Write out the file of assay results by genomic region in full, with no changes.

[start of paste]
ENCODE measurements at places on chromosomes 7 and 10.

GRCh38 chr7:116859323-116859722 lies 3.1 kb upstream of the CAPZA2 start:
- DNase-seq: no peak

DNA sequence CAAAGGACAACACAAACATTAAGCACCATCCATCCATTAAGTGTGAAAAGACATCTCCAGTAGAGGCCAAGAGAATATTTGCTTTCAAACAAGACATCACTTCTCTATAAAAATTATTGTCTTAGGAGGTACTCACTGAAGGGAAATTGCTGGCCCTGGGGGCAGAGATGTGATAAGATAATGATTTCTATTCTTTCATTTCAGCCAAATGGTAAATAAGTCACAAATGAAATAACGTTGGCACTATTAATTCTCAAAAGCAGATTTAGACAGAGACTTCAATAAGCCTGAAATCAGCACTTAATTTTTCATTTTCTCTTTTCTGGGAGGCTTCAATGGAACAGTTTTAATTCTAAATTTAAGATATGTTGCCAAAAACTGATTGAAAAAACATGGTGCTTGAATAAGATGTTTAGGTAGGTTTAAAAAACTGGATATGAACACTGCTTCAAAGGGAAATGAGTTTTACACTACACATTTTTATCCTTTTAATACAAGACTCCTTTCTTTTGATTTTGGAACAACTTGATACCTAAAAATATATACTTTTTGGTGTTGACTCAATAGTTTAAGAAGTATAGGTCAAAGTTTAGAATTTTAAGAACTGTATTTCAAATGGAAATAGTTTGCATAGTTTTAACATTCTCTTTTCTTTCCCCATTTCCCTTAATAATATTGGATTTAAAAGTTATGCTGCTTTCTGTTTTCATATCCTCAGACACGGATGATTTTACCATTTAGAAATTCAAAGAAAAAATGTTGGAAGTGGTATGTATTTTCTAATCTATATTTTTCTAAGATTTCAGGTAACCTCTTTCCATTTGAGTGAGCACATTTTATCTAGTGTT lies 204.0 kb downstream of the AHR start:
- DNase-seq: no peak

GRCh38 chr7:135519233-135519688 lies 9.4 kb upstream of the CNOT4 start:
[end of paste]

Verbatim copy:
ENCODE measurements at places on chromosomes 7 and 10.

GRCh38 chr7:116859323-116859722 lies 3.1 kb upstream of the CAPZA2 start:
- DNase-seq: no peak

DNA sequence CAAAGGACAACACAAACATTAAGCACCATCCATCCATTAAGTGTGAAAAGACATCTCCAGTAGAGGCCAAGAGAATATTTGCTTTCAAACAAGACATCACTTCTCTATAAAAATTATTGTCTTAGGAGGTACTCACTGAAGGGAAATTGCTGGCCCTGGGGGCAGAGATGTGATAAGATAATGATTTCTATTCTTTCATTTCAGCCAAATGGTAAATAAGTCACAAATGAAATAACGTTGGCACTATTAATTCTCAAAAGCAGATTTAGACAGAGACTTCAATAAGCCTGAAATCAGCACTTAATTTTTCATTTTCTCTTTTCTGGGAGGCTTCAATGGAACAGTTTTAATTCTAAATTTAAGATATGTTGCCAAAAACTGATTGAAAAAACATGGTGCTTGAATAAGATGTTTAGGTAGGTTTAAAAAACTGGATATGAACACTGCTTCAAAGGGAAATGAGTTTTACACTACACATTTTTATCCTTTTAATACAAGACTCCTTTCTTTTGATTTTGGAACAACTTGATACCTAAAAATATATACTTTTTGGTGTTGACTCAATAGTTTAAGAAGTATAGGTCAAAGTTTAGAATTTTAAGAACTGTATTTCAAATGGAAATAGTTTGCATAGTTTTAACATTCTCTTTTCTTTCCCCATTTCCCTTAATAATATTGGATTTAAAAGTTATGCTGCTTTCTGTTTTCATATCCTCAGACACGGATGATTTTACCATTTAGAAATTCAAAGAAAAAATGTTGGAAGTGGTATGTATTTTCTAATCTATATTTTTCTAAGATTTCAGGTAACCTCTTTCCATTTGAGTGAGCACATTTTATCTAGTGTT lies 204.0 kb downstream of the AHR start:
- DNase-seq: no peak

GRCh38 chr7:135519233-135519688 lies 9.4 kb upstream of the CNOT4 start: